Well, we’ve had Philip Hammond’s first Autumn Statement, and now the dust has settled what do we at Outhwaite Associates make of it all?
Well, we’ll leave aside the well-publicised commentary around growth, infrastructure and the mainstream headlines, and just focus on what really interests us as tax dispute specialists – the tucked away news about tax avoidance and HMRC.
To be honest, there weren’t too many surprises, rather a reinforcement of what we already know.
On tax avoidance, as we already knew the 2016 budget announced changes to tackle use of disguised remuneration schemes by employers and employees, following the theme of recent years. The Chancellor announced in the Autumn Statement that the government will now extend the scope of those changes to tackle the use of disguised remuneration avoidance schemes by the self-employed to try to ensure that self-employed users of these schemes pay what the Chancellor referred to as “their fair share of tax and National Insurance”.
The Chancellor also announced that the government will take steps to make it less attractive for employers to use disguised remuneration avoidance schemes (as if it wasn’t a harsh enough environment for this already!) by denying tax relief for an employer’s contributions to disguised remuneration schemes unless tax and National Insurance Contributions are paid within a specified period.
On strengthening tax avoidance sanctions and deterrents, and as signalled at Budget 2016, the Chancellor is looking to provide a strong deterrent to those enabling tax avoidance. A new penalty will be introduced for any person who has enabled another person or business to use a tax avoidance arrangement that is later defeated by HMRC. This new regime will reflect an extensive consultation and input from stakeholders and details will be published in draft legislation shortly. We await this with great interest!
We have recently recorded a Webinar on this very subject for an accountancy training organisation and know from conversations with accountants and lawyers that there is much nervousness in the profession about this, and particularly where the line between tax avoidance and tax planning will be drawn. Indeed, there has now been guidance issued from the main accountancy bodies to members regarding this and it is likely to be a hot topic for a while.
The government will also remove the defence of having relied on non-independent advice as taking ‘reasonable care’ when considering penalties for any person or business that uses such arrangements.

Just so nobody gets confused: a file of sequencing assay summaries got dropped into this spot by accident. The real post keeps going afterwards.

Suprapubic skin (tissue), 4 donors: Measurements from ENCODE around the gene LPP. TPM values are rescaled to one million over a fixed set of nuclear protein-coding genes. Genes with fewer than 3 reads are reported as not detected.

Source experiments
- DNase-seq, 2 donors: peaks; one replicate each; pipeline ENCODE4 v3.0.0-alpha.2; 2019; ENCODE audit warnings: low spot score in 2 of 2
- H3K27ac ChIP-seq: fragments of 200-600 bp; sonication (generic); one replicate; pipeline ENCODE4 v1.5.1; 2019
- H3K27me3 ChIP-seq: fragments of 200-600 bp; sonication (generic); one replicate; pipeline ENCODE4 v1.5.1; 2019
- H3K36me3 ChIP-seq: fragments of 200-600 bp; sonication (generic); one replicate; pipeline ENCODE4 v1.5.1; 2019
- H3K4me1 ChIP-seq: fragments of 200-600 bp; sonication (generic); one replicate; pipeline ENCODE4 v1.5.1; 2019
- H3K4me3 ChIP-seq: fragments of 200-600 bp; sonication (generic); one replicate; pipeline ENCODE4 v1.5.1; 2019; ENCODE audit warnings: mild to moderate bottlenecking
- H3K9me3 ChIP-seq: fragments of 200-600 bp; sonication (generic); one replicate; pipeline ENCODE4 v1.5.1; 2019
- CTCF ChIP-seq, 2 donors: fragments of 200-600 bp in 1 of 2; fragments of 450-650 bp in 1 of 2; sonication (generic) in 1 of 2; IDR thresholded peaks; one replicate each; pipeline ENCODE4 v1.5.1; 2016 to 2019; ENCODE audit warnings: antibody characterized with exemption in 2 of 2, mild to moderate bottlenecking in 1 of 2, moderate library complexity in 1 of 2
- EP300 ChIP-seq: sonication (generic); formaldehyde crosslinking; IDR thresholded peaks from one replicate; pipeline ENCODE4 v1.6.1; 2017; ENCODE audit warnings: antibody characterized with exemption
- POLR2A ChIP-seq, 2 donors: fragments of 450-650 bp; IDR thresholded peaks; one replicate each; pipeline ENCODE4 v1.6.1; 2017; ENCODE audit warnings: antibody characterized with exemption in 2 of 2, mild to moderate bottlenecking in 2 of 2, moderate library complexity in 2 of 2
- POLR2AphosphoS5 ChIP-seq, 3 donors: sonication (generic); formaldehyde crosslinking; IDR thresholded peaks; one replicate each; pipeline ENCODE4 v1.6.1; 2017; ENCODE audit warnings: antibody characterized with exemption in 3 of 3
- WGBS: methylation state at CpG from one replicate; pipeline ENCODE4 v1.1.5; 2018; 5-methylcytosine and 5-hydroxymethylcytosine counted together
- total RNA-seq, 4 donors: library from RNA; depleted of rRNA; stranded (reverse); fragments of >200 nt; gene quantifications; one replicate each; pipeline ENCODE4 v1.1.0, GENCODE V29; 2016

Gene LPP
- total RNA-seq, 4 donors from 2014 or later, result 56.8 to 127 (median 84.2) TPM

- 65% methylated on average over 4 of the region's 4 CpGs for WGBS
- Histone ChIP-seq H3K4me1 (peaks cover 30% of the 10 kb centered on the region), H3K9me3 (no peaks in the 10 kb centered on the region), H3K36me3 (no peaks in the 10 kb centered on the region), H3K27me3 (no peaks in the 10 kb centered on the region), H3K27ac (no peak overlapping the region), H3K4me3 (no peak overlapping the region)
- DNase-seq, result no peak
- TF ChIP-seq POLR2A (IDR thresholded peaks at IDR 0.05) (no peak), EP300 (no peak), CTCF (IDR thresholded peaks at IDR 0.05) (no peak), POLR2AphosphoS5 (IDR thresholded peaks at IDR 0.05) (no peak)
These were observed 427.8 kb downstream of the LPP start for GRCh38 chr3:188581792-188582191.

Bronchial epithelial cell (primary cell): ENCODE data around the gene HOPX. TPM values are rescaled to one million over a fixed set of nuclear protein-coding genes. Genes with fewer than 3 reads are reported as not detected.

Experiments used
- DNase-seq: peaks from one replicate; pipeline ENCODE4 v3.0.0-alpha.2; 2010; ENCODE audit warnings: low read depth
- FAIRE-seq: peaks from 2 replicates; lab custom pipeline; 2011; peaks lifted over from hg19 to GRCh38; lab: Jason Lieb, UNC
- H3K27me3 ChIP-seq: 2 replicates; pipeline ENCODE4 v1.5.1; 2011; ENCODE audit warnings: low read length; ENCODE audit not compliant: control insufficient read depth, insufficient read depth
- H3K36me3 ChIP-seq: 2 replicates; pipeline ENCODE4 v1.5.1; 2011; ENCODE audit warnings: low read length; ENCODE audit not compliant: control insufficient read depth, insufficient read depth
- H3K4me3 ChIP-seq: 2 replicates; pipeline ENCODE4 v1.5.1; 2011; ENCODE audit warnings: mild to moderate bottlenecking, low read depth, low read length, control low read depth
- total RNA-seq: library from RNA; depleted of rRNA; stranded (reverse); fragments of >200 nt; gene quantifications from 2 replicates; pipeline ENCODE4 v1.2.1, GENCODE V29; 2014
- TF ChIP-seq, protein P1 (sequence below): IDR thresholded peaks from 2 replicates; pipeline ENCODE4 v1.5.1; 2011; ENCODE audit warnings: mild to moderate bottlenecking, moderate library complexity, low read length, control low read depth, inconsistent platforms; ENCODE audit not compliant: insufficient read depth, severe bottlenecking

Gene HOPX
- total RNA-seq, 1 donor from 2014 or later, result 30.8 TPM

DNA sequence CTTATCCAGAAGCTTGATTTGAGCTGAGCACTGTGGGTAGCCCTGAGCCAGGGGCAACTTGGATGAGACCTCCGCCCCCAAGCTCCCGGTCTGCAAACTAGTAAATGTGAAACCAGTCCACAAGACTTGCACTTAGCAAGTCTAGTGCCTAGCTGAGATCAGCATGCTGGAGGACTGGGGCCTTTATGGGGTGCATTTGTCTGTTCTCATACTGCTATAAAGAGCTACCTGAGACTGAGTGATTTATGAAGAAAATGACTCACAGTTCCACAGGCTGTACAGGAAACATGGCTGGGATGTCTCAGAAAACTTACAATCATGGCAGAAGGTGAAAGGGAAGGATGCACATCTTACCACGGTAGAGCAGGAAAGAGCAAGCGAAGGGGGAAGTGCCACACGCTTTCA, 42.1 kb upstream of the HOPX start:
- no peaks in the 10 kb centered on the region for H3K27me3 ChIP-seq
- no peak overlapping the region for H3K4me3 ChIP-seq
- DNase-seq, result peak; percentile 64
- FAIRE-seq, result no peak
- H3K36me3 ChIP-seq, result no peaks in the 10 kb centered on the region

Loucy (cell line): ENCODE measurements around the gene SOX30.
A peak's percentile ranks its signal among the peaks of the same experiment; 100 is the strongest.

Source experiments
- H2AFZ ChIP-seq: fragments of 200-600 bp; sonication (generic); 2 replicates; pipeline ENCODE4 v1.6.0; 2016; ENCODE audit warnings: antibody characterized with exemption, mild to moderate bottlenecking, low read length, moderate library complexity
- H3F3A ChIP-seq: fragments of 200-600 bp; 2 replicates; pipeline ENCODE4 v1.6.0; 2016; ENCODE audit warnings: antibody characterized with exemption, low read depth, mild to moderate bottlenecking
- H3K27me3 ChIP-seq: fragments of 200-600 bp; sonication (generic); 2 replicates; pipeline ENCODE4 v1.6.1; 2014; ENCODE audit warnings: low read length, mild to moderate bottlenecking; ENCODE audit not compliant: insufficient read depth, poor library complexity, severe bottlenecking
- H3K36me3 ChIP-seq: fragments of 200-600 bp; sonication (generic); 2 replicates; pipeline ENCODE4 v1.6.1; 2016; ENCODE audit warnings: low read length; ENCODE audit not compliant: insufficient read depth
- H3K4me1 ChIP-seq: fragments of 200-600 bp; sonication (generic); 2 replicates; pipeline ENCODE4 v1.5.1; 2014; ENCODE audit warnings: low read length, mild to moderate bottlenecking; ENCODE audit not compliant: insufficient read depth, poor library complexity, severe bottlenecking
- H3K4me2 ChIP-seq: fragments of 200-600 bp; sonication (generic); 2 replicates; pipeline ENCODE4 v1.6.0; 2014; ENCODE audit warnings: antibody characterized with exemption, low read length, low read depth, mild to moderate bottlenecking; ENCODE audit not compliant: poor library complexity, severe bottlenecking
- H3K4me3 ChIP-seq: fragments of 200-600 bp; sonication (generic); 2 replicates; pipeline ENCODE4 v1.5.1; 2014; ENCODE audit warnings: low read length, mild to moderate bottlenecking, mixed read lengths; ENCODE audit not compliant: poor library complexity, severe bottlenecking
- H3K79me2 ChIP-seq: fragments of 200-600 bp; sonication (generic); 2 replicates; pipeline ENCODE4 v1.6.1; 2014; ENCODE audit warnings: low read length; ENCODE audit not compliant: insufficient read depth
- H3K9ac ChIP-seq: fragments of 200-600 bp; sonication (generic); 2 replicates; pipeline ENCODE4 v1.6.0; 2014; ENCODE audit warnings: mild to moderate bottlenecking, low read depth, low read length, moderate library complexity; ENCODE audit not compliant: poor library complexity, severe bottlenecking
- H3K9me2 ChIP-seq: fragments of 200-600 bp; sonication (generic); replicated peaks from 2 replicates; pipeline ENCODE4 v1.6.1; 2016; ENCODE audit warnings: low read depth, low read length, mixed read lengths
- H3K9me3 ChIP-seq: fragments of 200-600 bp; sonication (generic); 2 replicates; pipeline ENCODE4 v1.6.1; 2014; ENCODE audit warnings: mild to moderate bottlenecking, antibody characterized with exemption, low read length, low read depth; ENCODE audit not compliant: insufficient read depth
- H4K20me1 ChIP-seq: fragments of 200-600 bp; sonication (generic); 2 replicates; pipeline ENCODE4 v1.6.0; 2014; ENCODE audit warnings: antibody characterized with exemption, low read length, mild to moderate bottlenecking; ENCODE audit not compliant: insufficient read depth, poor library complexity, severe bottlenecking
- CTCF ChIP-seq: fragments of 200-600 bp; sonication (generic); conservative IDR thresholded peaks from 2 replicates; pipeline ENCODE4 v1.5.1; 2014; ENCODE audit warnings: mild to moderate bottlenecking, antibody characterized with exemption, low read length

On counter avoidance, the government is investing further in HMRC to increase its activity on countering tax avoidance and taking cases forward for litigation, which is expected to bring forward over £450 million in additional duties by 2021-22.
Turning next to offshore tax evasion, the government will introduce a new legal requirement to correct a past failure to pay UK tax on offshore interests within a defined period of time, with new sanctions for those who fail to do so. In advance of this there is a disclosure opportunity to allow those with offshore tax issues to “come clean” to HMRC in return for light touch treatment. This is called the “Worldwide Disclosure Facility” and is in operation now for a limited time. Please do contact us if you have any concerns or require any support regarding this.
The government will consult on a new legal requirement for intermediaries arranging complex structures for clients holding money offshore to notify HMRC of the structures and the related client lists. This will be tied in with reports being made under the newly introduced Common Reporting Standard.
The government perceive money service businesses to offer significant tax risks and will legislate to extend HMRC’s data-gathering powers to money service businesses in order to identify those operating in the hidden economy.
Further on tackling the hidden economy, and following consultation, the government will consider the case for making access to licenses or services for businesses conditional on them being registered for tax. It will also develop proposals to strengthen sanctions for those who repeatedly and deliberately participate in the hidden economy. There will be more on this in Budget 2017.
So, there you have it. For us, the most interesting area is the whole debate around enablers of tax avoidance. We can expect there to be a great deal of activity in this area, and a great deal of nervousness in the profession.
As ever, if you have any questions or concerns please do contact us on either email@example.com or by telephone on 07949 929663.